"I think he's doing a heck of a job," 49ers coach Jim Harbaugh told reporters this week. "I guess I'd be puzzled to why people would think that [he isn't]. What's most important is what we see."
Isolating the reasons for each quarterback's troubles isn't simple, and they don't seem to have many answers, either. Griffin controversially said last Sunday, after the Redskins lost 24-16 on the road to Philadelphia, that the Eagles' defense "kind of knew what was coming before it was coming" – an apparent indictment of his coaching staff.
Kaepernick, too, made a pair of statements after the 49ers' road loss to the New Orleans Saints that raised eyebrows. After being asked about the communication of plays from the sidelines, the quarterback said it can be frustrating not to get them in quicker. Then, asked to elaborate, he insinuated that the complexities of the offense can be overwhelming.
"We have a lot on our plate, as far as what we're trying to get done," Kaepernick said.
In a brief question-and-answer session at the 49ers' practice facility on Thursday, Kaepernick wouldn't address his comments, saying only that players – himself included – are expected to do a lot within the 49ers' offense.
Griffin, though, said he was merely trying to praise the Eagles with his statement and wasn't singling anyone out. He also said he has been hesitant to use too many personal pronouns lest he give the impression he's putting himself before the team.
"You've got to keep pushing forward," Griffin said. "Once again, never change who you are. Come to work every day with a smile, upbeat, get guys to play and make sure no one ever quits."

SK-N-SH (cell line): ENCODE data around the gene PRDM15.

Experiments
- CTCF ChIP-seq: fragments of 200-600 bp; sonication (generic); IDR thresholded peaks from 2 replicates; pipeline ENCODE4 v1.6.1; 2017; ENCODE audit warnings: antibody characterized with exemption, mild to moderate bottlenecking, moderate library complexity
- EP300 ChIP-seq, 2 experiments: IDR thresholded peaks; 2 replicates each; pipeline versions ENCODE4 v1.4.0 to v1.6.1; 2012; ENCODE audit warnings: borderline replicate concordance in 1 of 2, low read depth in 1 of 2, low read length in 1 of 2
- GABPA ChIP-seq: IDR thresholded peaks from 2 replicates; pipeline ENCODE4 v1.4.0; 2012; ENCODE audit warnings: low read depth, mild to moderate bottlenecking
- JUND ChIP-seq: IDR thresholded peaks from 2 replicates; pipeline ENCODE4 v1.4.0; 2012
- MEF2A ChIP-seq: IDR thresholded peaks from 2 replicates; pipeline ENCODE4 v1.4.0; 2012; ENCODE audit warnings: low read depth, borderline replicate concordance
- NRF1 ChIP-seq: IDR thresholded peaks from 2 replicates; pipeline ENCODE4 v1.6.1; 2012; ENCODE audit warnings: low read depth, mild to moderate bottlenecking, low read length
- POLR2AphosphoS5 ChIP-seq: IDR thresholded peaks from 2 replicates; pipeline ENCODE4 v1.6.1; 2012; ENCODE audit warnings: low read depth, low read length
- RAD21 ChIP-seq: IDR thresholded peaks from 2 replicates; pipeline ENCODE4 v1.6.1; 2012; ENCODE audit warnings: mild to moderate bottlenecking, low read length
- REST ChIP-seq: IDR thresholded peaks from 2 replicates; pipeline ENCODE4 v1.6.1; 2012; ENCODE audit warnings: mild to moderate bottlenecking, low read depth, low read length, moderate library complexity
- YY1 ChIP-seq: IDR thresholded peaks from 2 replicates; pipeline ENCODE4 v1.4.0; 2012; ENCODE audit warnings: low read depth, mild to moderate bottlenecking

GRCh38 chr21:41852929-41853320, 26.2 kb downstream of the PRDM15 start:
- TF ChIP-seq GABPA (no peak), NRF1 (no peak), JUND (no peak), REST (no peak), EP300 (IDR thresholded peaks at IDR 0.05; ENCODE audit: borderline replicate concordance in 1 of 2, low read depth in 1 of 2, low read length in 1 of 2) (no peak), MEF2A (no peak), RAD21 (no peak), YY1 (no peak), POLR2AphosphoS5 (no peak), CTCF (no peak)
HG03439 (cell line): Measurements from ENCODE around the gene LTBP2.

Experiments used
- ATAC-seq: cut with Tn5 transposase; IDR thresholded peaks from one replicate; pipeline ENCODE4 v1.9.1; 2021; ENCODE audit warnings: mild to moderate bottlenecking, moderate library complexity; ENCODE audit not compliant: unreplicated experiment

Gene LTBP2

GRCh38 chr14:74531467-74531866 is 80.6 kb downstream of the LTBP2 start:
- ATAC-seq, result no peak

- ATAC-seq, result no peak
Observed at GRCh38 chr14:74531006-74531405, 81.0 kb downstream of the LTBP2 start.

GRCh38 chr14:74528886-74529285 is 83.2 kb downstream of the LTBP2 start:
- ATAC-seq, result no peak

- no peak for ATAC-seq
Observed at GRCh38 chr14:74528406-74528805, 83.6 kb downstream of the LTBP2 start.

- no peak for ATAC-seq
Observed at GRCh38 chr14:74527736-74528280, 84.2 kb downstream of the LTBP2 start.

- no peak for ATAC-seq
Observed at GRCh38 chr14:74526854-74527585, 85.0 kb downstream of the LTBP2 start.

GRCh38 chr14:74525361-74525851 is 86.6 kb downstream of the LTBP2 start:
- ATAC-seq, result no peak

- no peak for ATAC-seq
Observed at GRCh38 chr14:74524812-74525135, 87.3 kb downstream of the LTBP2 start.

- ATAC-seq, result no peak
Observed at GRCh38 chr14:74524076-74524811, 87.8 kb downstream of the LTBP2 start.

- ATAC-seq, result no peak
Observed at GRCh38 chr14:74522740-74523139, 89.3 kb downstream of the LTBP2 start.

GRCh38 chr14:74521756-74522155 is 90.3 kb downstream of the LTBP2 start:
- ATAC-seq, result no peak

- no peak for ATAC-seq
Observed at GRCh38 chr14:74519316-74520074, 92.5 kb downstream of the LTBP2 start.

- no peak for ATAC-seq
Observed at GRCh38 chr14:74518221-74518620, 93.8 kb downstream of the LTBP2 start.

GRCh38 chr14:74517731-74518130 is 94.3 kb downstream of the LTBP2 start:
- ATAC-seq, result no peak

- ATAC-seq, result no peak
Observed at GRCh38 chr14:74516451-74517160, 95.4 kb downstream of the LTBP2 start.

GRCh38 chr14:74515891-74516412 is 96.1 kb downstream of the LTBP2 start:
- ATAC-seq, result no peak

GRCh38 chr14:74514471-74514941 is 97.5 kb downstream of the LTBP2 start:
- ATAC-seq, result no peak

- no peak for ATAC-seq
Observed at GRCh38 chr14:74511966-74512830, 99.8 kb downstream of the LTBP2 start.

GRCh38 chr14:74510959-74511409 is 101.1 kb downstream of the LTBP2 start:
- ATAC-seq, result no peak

Having coached Steve Young and John Elway during the prime of their careers, Redskins coach Mike Shanahan has had the benefit of working with quarterbacks who have dominant, detail-oriented personalities.
Shanahan said Friday that being a quarterback doesn't always make someone a leader. Often times, those qualities are innate.
"You've got to have a lot of physical and mental characteristics to be a leader," Shanahan said. "You've got to perform at a certain level. You've got to handle yourself a certain way. ... There's a lot of guys that are very quiet and they lead a certain way. [There are] a lot of different types of leaders – some are boisterous, some are very quiet – but usually to become a leader, you have to perform and perform consistently to get that respect from your teammates."
Young, the former San Francisco quarterback who is now an ESPN analyst, has followed Kaepernick closely. In an appearance on KNBR 680 AM in San Francisco early last week, he took issue with Kaepernick's leadership on the field, especially in terms of his inability to adequately push the offense this season.
"We know that that's not going to happen in five seconds," Young said. "That's a process. Is that just too much right now? And people smell it, and know it, and now it's affecting everything? That's alarming."